Small Exchange: India’s black money, UK £5 note, Turkey and Venezuela
The week's currency news rounded up.
India's black money creates black market
It has been a turbulent few weeks since India withdrew all 500 and 1,000 rupee banknotes from circulation. As the country comes to grips with this sudden development, Bloomberg reports money-laundering networks are popping up, creating a new black market to assist people in securing legal tender. The government's threat to investigate and penalise those depositing large sums of cash and currency with undeclared origins has encouraged these illegal transactions. Premiums range from 10%-50% of the total being exchanged, depending on the difficulty of the transaction. So far, there have been US$80 billion dollars in deposits, with a significant portion invested into bonds.
UK five pound note isn't vegan, causes controversy
Nearly 130,000 people have signed a change.org petition, insisting the Bank of England find an alternative to using trace amounts of animal fat when producing the nation's new £5 bank notes. During an interview with Australian radio station 2GB, bank note expert Professor David Solomon said vegetarians and vegans shouldn't be concerned that the UK's new polymer currency contains trivial amounts of tallow, an animal fat found in candles and soap. "It’s stupid. It’s absolutely stupid," Solomon said. "There's trivial amounts of it in there." In 1996, Australia switched completely to polymer notes. The new $5 and $10 notes are made from this same material.
Turkey pushes for lira to be used in local tenders and international trade
In an effort to shore up local currency, Turkey's President Tayyip Erdogan has encouraged citizens to cash in foreign exchange holdings for Turkish lira. Erdogan said Turkey was considering allowing commercial trade with China, Russia and Iran to be conducted using local currencies. The lira shaved off one fifth of its value in 2016, due in part to a resurgent US dollar, high interest rates and rumours of a currency crackdown following July's failed military coup d'état.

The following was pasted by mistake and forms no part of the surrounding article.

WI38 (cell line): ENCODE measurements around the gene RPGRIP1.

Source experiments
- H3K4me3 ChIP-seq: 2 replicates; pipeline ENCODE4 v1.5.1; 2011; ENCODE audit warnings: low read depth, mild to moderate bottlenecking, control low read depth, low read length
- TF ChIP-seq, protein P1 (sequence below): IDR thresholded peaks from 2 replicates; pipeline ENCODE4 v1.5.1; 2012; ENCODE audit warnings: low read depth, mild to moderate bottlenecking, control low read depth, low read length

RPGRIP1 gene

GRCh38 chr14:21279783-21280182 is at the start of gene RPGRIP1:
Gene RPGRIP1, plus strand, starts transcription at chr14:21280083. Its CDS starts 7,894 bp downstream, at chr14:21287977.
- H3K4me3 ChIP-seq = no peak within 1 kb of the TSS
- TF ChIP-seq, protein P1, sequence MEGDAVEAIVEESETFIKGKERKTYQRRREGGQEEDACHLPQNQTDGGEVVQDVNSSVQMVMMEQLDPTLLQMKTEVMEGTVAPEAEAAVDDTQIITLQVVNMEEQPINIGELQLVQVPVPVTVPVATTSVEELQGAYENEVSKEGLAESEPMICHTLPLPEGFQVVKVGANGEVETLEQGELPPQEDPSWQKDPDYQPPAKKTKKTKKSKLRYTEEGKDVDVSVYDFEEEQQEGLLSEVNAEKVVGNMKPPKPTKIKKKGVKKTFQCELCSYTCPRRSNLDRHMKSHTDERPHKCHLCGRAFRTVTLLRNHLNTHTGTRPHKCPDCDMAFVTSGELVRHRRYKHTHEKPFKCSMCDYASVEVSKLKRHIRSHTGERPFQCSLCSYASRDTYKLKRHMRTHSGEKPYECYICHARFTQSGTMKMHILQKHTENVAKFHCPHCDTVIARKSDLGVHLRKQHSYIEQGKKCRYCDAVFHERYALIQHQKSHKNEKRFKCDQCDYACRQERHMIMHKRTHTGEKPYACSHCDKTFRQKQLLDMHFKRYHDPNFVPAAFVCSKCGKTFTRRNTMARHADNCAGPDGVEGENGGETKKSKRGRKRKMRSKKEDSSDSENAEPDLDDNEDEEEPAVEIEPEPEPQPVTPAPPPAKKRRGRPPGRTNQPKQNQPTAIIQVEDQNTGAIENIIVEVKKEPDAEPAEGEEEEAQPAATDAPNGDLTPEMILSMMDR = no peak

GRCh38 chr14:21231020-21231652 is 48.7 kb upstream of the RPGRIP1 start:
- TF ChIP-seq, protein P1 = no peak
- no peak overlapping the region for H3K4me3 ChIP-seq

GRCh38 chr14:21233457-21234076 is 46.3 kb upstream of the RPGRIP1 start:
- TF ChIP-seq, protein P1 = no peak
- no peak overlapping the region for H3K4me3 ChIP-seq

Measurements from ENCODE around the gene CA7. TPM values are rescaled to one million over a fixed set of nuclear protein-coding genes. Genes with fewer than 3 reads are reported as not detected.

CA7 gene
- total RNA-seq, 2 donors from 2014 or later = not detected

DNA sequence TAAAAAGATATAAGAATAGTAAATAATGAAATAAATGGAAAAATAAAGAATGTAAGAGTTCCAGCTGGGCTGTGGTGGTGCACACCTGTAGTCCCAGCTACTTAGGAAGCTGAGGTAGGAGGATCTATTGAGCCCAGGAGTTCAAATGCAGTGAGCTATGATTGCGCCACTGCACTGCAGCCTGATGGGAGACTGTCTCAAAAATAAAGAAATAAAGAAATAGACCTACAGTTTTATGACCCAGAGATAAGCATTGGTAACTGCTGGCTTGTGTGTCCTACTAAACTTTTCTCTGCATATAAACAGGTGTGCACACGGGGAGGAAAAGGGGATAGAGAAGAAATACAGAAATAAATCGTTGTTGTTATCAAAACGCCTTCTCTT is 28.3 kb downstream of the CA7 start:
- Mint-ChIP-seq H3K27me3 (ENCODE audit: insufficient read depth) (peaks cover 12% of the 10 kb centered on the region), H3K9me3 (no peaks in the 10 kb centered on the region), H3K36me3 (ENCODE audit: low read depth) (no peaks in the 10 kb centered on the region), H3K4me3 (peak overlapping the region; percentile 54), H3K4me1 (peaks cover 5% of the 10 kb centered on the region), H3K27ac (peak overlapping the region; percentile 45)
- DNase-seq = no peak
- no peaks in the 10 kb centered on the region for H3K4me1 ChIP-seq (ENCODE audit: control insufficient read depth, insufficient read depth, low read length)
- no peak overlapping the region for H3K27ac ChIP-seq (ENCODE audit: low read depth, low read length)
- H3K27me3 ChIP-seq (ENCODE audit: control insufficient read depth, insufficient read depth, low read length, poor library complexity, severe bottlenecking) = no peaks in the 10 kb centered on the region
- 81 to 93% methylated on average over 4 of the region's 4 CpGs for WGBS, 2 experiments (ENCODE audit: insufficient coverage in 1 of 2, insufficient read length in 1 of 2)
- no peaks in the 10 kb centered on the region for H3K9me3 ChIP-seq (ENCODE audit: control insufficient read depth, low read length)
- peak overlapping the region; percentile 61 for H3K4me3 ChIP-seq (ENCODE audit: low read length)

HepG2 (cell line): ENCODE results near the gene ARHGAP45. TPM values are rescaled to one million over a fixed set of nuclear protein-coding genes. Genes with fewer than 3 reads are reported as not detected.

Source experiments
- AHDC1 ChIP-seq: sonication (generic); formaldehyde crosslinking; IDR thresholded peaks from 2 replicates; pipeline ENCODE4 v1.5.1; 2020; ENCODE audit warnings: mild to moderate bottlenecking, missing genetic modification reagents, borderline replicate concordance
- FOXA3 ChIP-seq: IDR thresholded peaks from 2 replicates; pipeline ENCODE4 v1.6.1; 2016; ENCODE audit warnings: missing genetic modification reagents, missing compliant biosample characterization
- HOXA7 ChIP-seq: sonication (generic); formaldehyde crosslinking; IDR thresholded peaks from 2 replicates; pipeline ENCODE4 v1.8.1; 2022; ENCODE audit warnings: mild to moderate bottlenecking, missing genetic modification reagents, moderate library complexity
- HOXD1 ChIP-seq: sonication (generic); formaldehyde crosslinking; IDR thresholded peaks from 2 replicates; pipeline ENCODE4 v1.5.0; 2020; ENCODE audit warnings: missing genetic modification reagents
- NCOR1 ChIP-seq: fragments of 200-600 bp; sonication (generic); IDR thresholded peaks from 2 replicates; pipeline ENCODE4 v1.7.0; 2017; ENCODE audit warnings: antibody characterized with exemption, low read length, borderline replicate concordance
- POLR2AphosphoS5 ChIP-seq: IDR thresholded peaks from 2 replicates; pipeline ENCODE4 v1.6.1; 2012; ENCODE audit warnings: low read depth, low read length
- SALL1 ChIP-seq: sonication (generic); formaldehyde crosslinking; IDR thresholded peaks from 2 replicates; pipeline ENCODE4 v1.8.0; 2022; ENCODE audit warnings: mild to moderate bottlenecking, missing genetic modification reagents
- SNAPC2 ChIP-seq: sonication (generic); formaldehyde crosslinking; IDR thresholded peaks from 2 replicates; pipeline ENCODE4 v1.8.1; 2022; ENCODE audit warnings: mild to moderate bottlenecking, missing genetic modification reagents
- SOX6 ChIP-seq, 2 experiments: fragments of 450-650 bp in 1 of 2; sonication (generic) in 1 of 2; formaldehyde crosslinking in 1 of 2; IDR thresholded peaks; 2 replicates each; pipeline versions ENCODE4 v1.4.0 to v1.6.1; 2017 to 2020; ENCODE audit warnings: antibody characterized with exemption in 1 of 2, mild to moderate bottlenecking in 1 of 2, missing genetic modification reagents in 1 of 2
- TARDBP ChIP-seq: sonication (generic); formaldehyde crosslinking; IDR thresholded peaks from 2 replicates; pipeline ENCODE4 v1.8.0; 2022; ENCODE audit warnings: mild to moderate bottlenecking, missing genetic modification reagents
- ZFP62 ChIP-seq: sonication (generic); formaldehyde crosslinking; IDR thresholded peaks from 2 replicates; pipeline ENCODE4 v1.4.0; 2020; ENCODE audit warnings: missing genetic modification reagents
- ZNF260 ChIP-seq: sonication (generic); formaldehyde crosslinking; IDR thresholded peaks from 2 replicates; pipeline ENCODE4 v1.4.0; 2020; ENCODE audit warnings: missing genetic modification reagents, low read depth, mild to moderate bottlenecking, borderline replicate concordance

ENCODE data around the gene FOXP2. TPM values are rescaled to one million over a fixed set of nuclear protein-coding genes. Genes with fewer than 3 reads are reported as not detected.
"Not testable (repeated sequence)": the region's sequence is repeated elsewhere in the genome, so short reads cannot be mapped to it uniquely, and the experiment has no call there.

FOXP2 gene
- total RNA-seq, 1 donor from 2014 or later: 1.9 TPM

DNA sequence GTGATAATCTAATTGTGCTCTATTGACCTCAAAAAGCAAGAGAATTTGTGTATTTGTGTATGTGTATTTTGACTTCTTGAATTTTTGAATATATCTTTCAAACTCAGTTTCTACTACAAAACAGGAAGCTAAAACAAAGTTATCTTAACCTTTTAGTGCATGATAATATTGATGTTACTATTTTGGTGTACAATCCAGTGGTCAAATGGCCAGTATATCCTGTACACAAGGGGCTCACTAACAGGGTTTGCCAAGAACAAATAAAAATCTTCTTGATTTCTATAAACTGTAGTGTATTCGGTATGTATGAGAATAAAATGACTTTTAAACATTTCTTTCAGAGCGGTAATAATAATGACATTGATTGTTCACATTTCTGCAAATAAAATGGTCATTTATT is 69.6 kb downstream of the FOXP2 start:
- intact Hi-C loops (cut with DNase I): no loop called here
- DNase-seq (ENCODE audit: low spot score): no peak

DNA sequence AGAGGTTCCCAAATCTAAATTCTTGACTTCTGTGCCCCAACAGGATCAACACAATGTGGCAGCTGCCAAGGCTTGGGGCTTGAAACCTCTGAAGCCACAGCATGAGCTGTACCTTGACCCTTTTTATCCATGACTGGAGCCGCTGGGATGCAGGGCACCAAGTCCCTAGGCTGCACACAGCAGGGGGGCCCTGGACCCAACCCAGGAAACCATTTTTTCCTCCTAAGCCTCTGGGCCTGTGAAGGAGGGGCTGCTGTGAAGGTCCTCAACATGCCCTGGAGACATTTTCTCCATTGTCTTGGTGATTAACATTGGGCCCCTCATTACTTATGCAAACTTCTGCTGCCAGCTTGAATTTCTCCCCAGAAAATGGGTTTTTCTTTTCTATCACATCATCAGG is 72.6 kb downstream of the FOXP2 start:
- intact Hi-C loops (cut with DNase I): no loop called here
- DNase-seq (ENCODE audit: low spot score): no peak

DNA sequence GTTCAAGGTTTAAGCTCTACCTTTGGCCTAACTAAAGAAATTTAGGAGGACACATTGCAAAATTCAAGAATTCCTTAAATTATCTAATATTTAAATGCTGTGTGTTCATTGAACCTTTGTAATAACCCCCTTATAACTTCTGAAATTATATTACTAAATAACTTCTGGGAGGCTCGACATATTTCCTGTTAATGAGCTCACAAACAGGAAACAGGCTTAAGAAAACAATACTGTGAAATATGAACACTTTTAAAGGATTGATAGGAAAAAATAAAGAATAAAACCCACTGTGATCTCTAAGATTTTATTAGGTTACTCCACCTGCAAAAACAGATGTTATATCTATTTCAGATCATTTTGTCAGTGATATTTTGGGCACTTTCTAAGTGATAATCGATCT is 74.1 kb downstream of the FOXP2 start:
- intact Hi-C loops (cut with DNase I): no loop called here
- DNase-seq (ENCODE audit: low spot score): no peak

Venezuela issuing bigger bills
Venezuela's central bank will begin circulating higher-denomination bank notes from 15 December in the form of 500, 1,000, 2,000, 5,000, 10,000 and 20,000 bolivars. Coins to the value of 10, 50, and 100 bolivars will also be distributed. The new notes are being introduced as a way to cope with the South American nation's triple-digit inflation and black market currency collapse. Many Venezuelans don't bother with wallets anymore, instead carrying large bags of cash to buy goods, while shopkeepers have resorted to weighing the currency because there's just too much of it to count. Each week Small Exchange sums up currency news from around the globe and looks at how it impacts exchange rates and options.